• I feel uncomfortable removing mercury fillings in patients who don’t need them replaced
  • I have and do feel quite happy to delegate the diagnostics of which patients need their fillings replaced, to someone medically qualified and who is applying an objective methodology to evaluating the patient needs.

The methodology I use in conjunction with Dr Wojcik is as follows:

  • All patients who consult me for amalgam removal are advised to see Dr Wojcik to determine if they have symptoms which are severe enough to warrant treatment
  • Dr Wojcik administers a subjective symptomatic questionnaire of 110 questions; these are ranked on a scale of 1-3. These are then evaluated and totalled
  • In addition the number of surfaces filled with amalgam are recorded and totalled
  • Additional tests are undertaken if needed, these are;
    • Intra-oral mercury vapour levels are measured with a Jerome 405 mercury analyser (typically 0 – 89 mcg/m3 for a sample of 700 patients).
    • Toxicology tests such as the 6 hour DMPS urine mercury challenge test to assess levels of mercury in the soft tissues of the body.
  • Dr Wojcik has screened over 3400 patients in this manner over the last 16 years. He has a sub-group of 240 patients with 0 amalgams which acts as a control group. The average symptom score of this group is 35. The rest of the patients show a dose related response of symptoms to the number of surfaces filled. This has a statistically significant correlation of p < 0.001 i.e the greater the surfaces or amount of amalgam, the greater the symptoms.
  • Patients who have a symptom score of > 65 start becoming aware of their condition.
  • Safe protected removal of the amalgams together with mercury detoxification sees this symptom score drop down to a level comparable with the nil ever amalgam control group. Patients diagnosed with chronic mercury toxicity from their amalgams who choose not to be treated remain unwell with little change in their symptom scores, compared with the fully treated group. The difference is clinically relevant and statistically significant (p < 0.001). The benefits following treatment are long lasting and persist for at least 15 years. Dr Wojcik has presented this research at medical forums in Australasia, and has also been invited to present at the NeuroTalk neurology congress in Barcelona Spain, May 2017. He is in the process of writing his research for publication.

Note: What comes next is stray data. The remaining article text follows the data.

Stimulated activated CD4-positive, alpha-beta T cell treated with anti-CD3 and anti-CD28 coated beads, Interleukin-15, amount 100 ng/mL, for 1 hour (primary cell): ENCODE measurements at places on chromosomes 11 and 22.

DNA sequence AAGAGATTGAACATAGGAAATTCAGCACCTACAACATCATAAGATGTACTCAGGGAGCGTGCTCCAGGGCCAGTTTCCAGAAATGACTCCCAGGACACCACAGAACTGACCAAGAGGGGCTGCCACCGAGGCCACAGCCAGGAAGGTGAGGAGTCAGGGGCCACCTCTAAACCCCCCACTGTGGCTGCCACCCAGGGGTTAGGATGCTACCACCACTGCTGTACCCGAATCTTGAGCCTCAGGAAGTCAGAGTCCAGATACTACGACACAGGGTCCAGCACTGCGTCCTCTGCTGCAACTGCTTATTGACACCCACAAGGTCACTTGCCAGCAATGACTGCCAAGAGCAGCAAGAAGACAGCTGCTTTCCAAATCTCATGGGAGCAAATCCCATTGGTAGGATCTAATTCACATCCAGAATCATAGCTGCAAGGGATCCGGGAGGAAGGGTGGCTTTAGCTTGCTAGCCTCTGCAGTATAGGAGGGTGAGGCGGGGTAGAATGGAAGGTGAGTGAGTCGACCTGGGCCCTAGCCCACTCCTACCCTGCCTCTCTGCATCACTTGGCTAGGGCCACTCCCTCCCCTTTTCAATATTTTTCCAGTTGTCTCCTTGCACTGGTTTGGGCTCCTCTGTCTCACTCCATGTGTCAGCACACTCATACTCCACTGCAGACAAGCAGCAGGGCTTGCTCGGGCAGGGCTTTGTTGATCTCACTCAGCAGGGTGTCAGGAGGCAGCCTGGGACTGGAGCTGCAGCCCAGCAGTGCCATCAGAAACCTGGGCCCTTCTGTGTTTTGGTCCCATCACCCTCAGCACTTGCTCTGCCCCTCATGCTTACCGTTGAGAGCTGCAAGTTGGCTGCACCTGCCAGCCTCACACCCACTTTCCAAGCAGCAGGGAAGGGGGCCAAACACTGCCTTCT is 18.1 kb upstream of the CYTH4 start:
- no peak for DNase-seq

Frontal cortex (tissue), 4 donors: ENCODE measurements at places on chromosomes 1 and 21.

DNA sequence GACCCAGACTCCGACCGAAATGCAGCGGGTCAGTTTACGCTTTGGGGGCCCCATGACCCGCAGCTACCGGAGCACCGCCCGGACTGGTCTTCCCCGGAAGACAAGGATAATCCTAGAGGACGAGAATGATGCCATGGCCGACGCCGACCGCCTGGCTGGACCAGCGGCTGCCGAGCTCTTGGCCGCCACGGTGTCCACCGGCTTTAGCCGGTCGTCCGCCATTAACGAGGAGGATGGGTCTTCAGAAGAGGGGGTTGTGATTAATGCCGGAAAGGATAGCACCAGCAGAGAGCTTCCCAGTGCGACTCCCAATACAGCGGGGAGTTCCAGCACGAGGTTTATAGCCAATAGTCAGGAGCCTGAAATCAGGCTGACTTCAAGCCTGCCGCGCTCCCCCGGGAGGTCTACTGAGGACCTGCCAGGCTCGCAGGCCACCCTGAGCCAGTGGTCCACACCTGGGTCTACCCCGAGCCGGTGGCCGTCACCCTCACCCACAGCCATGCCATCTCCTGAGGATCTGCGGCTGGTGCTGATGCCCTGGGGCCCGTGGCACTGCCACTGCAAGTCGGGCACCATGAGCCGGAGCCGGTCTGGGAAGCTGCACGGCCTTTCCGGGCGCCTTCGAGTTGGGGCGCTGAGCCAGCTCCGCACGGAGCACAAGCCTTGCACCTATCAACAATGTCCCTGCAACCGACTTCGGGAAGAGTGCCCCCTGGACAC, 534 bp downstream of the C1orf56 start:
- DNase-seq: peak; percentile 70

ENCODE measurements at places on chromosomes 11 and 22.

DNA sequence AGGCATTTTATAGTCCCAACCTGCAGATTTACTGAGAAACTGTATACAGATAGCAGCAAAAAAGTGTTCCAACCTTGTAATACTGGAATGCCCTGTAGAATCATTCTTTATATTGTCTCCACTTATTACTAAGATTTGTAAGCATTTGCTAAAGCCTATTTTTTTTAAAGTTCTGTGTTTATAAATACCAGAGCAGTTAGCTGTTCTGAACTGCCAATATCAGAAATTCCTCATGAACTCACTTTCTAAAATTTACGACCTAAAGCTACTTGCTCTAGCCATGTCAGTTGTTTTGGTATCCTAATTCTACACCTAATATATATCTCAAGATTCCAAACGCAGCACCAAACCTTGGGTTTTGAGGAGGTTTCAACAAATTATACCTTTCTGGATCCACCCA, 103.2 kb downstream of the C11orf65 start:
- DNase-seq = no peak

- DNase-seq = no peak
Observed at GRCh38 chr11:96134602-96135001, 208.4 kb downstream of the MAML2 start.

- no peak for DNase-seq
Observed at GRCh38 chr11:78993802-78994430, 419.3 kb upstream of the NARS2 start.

• On a personal level, I have sent Dr Wojcik many patients with a large number of mercury fillings whom he has tested and confirmed do not need any treatment, apart from selenium 150 mcg/day to bind and inactivate mercury, and regular daily maintenance vitamin C 3 G/day to improve anti-oxidant levels. This is particularly true in older patients with a low mercury symptom scores where the expense and dental intervention is not warranted. The APO-E genotype blood test previously available to pinpoint those patients susceptible to the neurotoxic effects of mercury (and lead), is not currently available in the Auckland and Northland regions.
  • I feel that for me, this constitutes an ethical approach to analysing and dealing with this difficult problem of diagnostics
  • I am quite happy to remove amalgam restorations in a manner which avoids a large intake of mercury, and then replace the amalgam restoration with composite, ceramic and zirconia restorations
  • Please call us on 09 438 7694 to set up a consultation if you think we could be of assistance to you